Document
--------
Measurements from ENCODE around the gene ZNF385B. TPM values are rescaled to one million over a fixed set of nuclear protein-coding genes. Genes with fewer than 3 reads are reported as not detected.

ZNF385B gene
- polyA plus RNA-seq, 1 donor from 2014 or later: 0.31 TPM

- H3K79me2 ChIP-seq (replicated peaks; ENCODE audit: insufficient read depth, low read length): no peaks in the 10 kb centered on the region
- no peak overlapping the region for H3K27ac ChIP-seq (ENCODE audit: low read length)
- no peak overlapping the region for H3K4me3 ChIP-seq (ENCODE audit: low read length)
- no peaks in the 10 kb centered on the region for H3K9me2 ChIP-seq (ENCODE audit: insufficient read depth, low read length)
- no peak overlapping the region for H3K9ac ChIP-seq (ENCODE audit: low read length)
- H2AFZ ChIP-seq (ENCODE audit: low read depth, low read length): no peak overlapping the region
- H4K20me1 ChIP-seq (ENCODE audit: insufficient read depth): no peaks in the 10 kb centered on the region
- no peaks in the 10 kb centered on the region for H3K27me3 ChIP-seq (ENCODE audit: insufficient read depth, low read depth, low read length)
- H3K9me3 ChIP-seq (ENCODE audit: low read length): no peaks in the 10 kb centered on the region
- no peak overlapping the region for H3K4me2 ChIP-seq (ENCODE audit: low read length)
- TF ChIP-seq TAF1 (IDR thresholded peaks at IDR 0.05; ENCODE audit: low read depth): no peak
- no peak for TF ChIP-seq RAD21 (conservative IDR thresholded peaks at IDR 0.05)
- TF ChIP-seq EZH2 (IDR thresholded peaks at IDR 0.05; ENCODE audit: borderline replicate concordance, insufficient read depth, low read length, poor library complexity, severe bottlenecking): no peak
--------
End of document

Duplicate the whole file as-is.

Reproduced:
Measurements from ENCODE around the gene ZNF385B. TPM values are rescaled to one million over a fixed set of nuclear protein-coding genes. Genes with fewer than 3 reads are reported as not detected.

ZNF385B gene
- polyA plus RNA-seq, 1 donor from 2014 or later: 0.31 TPM

- H3K79me2 ChIP-seq (replicated peaks; ENCODE audit: insufficient read depth, low read length): no peaks in the 10 kb centered on the region
- no peak overlapping the region for H3K27ac ChIP-seq (ENCODE audit: low read length)
- no peak overlapping the region for H3K4me3 ChIP-seq (ENCODE audit: low read length)
- no peaks in the 10 kb centered on the region for H3K9me2 ChIP-seq (ENCODE audit: insufficient read depth, low read length)
- no peak overlapping the region for H3K9ac ChIP-seq (ENCODE audit: low read length)
- H2AFZ ChIP-seq (ENCODE audit: low read depth, low read length): no peak overlapping the region
- H4K20me1 ChIP-seq (ENCODE audit: insufficient read depth): no peaks in the 10 kb centered on the region
- no peaks in the 10 kb centered on the region for H3K27me3 ChIP-seq (ENCODE audit: insufficient read depth, low read depth, low read length)
- H3K9me3 ChIP-seq (ENCODE audit: low read length): no peaks in the 10 kb centered on the region
- no peak overlapping the region for H3K4me2 ChIP-seq (ENCODE audit: low read length)
- TF ChIP-seq TAF1 (IDR thresholded peaks at IDR 0.05; ENCODE audit: low read depth): no peak
- no peak for TF ChIP-seq RAD21 (conservative IDR thresholded peaks at IDR 0.05)
- TF ChIP-seq EZH2 (IDR thresholded peaks at IDR 0.05; ENCODE audit: borderline replicate concordance, insufficient read depth, low read length, poor library complexity, severe bottlenecking): no peak